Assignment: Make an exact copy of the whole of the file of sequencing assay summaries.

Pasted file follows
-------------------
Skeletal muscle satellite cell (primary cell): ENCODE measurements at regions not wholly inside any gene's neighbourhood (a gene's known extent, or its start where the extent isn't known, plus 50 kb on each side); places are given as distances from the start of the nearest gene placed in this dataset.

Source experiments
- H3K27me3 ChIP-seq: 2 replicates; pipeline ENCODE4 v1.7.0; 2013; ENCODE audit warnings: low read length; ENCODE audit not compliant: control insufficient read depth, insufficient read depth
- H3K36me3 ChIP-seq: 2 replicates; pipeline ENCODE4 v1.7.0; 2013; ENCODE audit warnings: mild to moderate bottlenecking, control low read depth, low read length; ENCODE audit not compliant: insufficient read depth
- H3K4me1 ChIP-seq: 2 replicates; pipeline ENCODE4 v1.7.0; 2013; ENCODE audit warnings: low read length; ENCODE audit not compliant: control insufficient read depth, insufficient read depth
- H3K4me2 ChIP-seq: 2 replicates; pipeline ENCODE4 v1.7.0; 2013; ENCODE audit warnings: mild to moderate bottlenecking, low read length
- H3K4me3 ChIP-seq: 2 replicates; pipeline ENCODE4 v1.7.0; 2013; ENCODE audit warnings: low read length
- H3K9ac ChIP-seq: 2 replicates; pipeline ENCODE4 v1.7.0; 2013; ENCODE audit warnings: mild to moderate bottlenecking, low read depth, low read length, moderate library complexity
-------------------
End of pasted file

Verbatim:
Skeletal muscle satellite cell (primary cell): ENCODE measurements at regions not wholly inside any gene's neighbourhood (a gene's known extent, or its start where the extent isn't known, plus 50 kb on each side); places are given as distances from the start of the nearest gene placed in this dataset.

Source experiments
- H3K27me3 ChIP-seq: 2 replicates; pipeline ENCODE4 v1.7.0; 2013; ENCODE audit warnings: low read length; ENCODE audit not compliant: control insufficient read depth, insufficient read depth
- H3K36me3 ChIP-seq: 2 replicates; pipeline ENCODE4 v1.7.0; 2013; ENCODE audit warnings: mild to moderate bottlenecking, control low read depth, low read length; ENCODE audit not compliant: insufficient read depth
- H3K4me1 ChIP-seq: 2 replicates; pipeline ENCODE4 v1.7.0; 2013; ENCODE audit warnings: low read length; ENCODE audit not compliant: control insufficient read depth, insufficient read depth
- H3K4me2 ChIP-seq: 2 replicates; pipeline ENCODE4 v1.7.0; 2013; ENCODE audit warnings: mild to moderate bottlenecking, low read length
- H3K4me3 ChIP-seq: 2 replicates; pipeline ENCODE4 v1.7.0; 2013; ENCODE audit warnings: low read length
- H3K9ac ChIP-seq: 2 replicates; pipeline ENCODE4 v1.7.0; 2013; ENCODE audit warnings: mild to moderate bottlenecking, low read depth, low read length, moderate library complexity